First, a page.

These pricing discrepancies don’t last long. When it happens, you can often profit as the fund’s price converges back with NAV — even if the stocks and bonds in the portfolio remain flat.
3. Relative Performance
As they say, past performance does not guarantee future results. But it can give you a fairly good idea of how adept a fund manager has been at navigating a variety of economic conditions and market cycles relative to peers. Needless to say, I prefer those that have risen to the top of the class over the long haul.
Be careful, though. Fund managers often come and go with no fanfare, so pay attention to managerial tenure. Once you’ve found a solid long-term performer, make sure that the current manager is the same person who earned those returns, not a new unproven rookie.
After scrutinizing the performance of elite funds across the spectrum, I’ve found a commonality. Nearly all earned their top rankings not by climbing the most in up markets, but by falling the least in down ones.
Avoid funds that got mauled during previous market downturns and concentrate on those that have given shareholders a smoother ride.
5. Portfolio Composition
Once you’ve found a stable, low-cost fund with a proven track record of success, it’s time to see what makes it tick — and why it has consistently outpaced the competition. Is it good old-fashioned stock picking, or does the manager have a knack for making concentrated sector bets?
Portfolio weightings and recent buy/sell transactions can yield clues about the manager’s expectations. For example, falling duration (a measure of interest-rate sensitivity) in a bond fund might indicate that he or she is bracing for higher interest rates. A shift into utilities and consumer staples could be defensive posturing signaling caution.
Does the fund use leverage (and if so, how much)? Does the manager plow most of the assets into 20 stocks, or diversify among 200? Is foreign currency exposure hedged or un-hedged?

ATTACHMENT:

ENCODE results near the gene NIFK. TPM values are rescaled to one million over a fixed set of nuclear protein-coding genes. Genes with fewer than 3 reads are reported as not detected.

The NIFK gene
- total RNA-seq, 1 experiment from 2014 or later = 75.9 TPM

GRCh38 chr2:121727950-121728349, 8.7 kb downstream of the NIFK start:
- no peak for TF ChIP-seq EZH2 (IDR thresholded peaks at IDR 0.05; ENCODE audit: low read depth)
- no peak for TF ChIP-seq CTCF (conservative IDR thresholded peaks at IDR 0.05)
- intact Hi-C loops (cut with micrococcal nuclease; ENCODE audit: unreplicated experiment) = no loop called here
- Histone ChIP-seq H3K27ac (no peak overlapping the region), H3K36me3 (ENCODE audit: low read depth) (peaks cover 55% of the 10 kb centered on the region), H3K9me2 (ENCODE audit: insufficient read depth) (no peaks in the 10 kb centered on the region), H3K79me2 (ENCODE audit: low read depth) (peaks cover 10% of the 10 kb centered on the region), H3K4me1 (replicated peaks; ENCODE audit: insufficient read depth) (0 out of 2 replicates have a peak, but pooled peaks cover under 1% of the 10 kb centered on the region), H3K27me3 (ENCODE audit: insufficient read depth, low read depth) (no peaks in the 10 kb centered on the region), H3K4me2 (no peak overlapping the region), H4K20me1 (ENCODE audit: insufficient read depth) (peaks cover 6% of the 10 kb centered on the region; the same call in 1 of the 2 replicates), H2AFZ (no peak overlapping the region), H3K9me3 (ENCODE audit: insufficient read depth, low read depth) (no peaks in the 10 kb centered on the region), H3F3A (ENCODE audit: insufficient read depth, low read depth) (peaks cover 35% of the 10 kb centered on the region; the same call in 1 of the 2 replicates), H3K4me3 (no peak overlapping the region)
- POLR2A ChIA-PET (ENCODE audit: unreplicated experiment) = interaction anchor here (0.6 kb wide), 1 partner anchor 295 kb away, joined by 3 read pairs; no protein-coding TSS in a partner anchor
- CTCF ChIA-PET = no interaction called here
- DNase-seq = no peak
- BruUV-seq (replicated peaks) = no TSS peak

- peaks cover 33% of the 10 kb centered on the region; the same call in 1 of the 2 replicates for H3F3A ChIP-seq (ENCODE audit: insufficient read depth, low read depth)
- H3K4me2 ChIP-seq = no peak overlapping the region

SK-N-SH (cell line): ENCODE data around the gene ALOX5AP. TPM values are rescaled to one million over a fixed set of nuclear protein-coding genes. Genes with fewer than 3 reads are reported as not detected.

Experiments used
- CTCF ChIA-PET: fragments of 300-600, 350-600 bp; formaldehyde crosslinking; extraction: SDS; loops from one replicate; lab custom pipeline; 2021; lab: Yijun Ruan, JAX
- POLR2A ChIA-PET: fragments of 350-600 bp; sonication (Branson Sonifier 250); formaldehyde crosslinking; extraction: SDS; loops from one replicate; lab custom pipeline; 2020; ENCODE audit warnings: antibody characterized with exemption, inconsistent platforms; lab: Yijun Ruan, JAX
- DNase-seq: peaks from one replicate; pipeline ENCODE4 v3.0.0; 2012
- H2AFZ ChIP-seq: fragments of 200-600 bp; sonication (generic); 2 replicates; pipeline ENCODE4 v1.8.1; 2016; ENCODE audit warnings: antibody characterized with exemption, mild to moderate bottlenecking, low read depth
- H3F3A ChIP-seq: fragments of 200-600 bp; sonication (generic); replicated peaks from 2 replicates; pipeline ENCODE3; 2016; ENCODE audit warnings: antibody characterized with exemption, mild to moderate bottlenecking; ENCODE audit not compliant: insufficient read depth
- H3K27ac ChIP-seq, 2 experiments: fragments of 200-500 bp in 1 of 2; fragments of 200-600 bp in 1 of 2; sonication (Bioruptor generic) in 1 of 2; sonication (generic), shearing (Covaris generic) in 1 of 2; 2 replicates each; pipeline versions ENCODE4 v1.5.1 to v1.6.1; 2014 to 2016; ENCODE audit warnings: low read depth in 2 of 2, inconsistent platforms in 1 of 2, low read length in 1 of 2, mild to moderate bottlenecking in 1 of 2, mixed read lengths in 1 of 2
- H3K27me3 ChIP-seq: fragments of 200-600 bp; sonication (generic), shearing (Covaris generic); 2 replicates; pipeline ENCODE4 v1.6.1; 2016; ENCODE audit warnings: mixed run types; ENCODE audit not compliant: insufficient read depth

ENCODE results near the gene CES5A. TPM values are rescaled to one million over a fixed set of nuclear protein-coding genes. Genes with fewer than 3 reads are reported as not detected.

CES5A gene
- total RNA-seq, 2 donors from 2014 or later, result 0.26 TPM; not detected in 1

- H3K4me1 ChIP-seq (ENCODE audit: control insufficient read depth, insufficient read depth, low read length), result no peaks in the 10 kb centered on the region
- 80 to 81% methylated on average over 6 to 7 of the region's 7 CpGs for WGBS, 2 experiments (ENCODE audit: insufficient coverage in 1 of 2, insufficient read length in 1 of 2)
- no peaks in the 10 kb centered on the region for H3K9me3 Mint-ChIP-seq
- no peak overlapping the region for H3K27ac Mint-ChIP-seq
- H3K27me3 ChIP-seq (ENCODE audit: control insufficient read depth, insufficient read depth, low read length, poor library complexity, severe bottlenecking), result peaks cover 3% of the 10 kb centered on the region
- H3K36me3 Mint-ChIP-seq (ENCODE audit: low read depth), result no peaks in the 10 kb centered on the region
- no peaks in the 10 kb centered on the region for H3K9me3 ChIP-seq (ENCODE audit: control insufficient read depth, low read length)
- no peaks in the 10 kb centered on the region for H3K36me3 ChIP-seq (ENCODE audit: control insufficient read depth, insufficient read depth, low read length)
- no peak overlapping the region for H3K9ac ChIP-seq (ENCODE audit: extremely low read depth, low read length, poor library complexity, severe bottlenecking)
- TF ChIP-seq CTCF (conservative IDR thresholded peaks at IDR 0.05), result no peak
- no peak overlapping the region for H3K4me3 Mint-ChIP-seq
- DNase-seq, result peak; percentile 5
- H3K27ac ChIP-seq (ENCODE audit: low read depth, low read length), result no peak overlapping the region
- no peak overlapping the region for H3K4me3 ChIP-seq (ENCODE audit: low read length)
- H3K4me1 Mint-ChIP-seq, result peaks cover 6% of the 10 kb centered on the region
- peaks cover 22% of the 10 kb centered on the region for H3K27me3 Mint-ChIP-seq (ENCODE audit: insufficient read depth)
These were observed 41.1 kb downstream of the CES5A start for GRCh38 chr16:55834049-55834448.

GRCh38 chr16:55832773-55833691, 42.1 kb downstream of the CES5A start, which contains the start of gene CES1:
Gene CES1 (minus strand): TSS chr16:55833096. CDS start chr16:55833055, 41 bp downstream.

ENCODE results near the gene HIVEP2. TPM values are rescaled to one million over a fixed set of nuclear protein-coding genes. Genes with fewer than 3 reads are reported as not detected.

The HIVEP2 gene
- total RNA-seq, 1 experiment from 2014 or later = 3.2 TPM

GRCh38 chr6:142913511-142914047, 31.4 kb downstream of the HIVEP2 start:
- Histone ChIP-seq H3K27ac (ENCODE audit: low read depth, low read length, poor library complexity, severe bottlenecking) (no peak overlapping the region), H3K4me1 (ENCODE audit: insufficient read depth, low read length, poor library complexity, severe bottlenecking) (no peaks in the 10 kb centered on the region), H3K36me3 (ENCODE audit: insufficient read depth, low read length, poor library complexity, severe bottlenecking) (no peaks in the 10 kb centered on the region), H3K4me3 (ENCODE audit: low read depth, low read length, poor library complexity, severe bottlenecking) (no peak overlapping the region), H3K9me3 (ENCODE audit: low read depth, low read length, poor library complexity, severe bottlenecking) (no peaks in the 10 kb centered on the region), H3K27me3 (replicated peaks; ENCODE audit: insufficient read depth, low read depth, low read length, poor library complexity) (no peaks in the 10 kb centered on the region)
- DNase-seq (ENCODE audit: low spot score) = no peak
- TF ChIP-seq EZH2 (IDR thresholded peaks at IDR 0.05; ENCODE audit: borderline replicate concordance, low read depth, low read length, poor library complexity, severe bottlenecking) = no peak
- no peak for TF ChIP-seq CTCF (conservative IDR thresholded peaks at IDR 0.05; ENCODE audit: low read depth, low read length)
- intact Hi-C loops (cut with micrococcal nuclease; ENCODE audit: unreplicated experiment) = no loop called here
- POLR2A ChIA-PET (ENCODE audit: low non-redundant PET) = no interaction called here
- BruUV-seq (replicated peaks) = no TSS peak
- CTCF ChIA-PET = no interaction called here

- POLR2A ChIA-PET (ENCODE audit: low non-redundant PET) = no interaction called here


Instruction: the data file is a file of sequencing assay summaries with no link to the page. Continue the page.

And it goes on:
It’s All About The Income…
These are things you want to know. Ideally, the fund’s objectives align closely with your own.
Finally, be sure to check the financial statements to gauge the level of dividend and interest income being generated by the portfolio net of fees, especially in relation to the fund’s distributions. If it’s dishing out $1.60 per share quarterly, but only earning $1.20, then we might have a problem.
Ideally, those numbers are flipped and the fund is out-earning its distribution. This leads to a rising level of undistributed net investment income (UNII) – a good indicator of a future dividend increase.
It’s true that closed-end funds have some of the highest distribution rates around. But don’t stretch beyond your comfort zone. Remember, higher yields generally indicate more risk. That could mean moving down a rung or two on the credit quality ladder, investing in securities with longer maturities, or utilizing heavy portfolio leverage.
These tactics can pay off. But they can also backfire under certain conditions, such as a faltering economy (and rising default rates).
One final word of caution. Some CEFs have so-called managed distribution policies, whereby a fixed payment is maintained each month regardless of the underlying income stream earned by the portfolio. If the stated payout is 8% and the dividends and interest only amount to 5%, then the shortfall must be covered by realized capital gains (which can’t be counted on in the future) and/or returns of capital.
That doesn’t mean these funds can’t generate healthy returns, only that their yield figures are artificially inflated.
I’ve recommended dozens of CEFs over the years, some of which racked up powerful triple-digit gains. Today, this remains one of my favorite fishing grounds for high yields, accounting for a significant chunk of my High-Yield Investing portfolio.
One of my favorites is the JH Financial Opportunities Fund (NYSE: BTO), which targets banks and brokerage firms. The fund offers a dividend yield of about 9% and has generated returns in the top 1% of its category over the past 1-,3-,5-,10- and 15-year periods.